How to Be a Smarter Patient
Our medical advisory board is unanimous on this point: Preparation is the key to maximizing your health care, yet few patients seem to do it. "I tell people to prepare for an appointment as if they were going to a job interview," says Jennifer H. Mieres, MD, a cardiologist at the North Shore-LIJ Health System in Lake Success, New York.Create a Medical Profile
When you're filling out the doctor's paperwork in the waiting room, having your own health summary at your fingertips will make it faster, easier, and more accurate, suggests Carol E. Ash, DO, a pulmonary, critical care, and sleep medicine specialist at Meridian Health, New Jersey. Keep it up-to-date so you can grab it quickly for appointments and emergencies. You should include contact information for all your doctors and your pharmacy, insurance details, the dates of previous ailments or surgeries, chronic conditions, a list of allergies, medications, herbs or supplements you take (including frequency and dosage), age at your first period, any pregnancy-related problems you've had, and a detailed family health history. Download and fill out our exclusive personal medical profile form at LHJ.com/medicalprofile.Keep a Health Log
This can be an informal diary you write in a notebook or online. It should include notes about symptoms and triggers, the results of any medications or treatments you try, and other health issues. Jot things down as they happen and include dates. Also keep track of numbers such as your blood pressure and cholesterol results, says Dr. Mieres. You may notice trends over the years that could otherwise be missed, especially if you switch doctors.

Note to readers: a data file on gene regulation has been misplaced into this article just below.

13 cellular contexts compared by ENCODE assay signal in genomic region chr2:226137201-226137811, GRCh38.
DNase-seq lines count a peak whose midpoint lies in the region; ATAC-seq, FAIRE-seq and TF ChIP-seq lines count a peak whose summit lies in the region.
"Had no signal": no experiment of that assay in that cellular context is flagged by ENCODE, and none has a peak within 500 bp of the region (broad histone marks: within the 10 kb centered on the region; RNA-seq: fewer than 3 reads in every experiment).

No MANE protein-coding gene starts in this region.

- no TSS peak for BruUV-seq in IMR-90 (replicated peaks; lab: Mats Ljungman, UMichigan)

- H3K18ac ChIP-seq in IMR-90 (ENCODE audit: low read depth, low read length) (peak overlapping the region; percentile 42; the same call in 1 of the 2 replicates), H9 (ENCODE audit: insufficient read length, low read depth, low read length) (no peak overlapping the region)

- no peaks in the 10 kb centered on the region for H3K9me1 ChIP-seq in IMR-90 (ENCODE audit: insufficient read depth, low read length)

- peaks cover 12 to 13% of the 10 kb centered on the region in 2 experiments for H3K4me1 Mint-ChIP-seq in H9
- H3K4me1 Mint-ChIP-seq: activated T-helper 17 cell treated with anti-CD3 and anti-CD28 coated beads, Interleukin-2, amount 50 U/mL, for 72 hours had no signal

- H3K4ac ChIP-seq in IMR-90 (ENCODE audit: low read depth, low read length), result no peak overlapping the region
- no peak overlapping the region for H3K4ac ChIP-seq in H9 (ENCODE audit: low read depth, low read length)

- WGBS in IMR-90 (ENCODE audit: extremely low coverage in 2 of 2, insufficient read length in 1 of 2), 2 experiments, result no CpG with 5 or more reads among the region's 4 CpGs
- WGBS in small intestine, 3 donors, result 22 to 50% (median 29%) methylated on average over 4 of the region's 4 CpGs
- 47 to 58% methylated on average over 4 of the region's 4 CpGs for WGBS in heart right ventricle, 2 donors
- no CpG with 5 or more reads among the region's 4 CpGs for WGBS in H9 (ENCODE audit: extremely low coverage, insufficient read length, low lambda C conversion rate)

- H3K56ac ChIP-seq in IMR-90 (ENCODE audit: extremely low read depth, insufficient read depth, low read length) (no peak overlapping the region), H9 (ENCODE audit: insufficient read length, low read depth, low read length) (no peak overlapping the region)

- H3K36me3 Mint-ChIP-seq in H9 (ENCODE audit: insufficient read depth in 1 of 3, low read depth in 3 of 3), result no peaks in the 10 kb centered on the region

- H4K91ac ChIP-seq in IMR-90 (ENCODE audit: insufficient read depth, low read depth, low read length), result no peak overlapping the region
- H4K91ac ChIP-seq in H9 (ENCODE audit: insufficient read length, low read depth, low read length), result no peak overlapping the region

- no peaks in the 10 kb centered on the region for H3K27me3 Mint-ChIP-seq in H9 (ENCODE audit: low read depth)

Elizabeth Pflaum, 45, a parenting coach in Scarsdale, New York, was being treated for ulcerative colitis, but discussing diary details with her doctor helped the two of them figure out that she didn't have that at all. "In fact, my symptoms were caused by lactose intolerance and an infection caused by another condition. So I was able to stop taking steroids and getting colonoscopies every six months," she says.Do Selective Research
It can be helpful to read up on a condition at a reliable health site, such as NIH.gov or MayoClinic.com. But think twice about diagnosing yourself online no matter how tidily your symptoms seem to fit. "If you come in thinking you have X when you really have Y, you may not be listening to your doctor," says Tina Alster, MD, founding director of the Washington Institute of Dermatologic Laser Surgery in Washington, D.C. "We spend a lot of time reeducating patients because there's so much misinformation out there."
Adriane Fugh-Berman, MD, associate professor of pharmacology at Georgetown University Medical Center, warns that you should watch out for fake consumer sites if you're researching a particular condition. "It's not always easy to tell if a drug company is behind a site or how it's funded, but it's smart to check," she says.Prioritize Your Questions
Think about what you most need to learn from your visit, and write your questions down, especially if you're shy about discussing certain topics or symptoms. Plan to focus on your top three concerns early in the appointment so you get to the important stuff before your time is up. If you have a lot of questions to remember, Dr. Kriegel suggests listing them on your smartphone and working them into the conversation since doctors sometimes get unnerved when they see a lengthy list. And you thought only patients got anxious!
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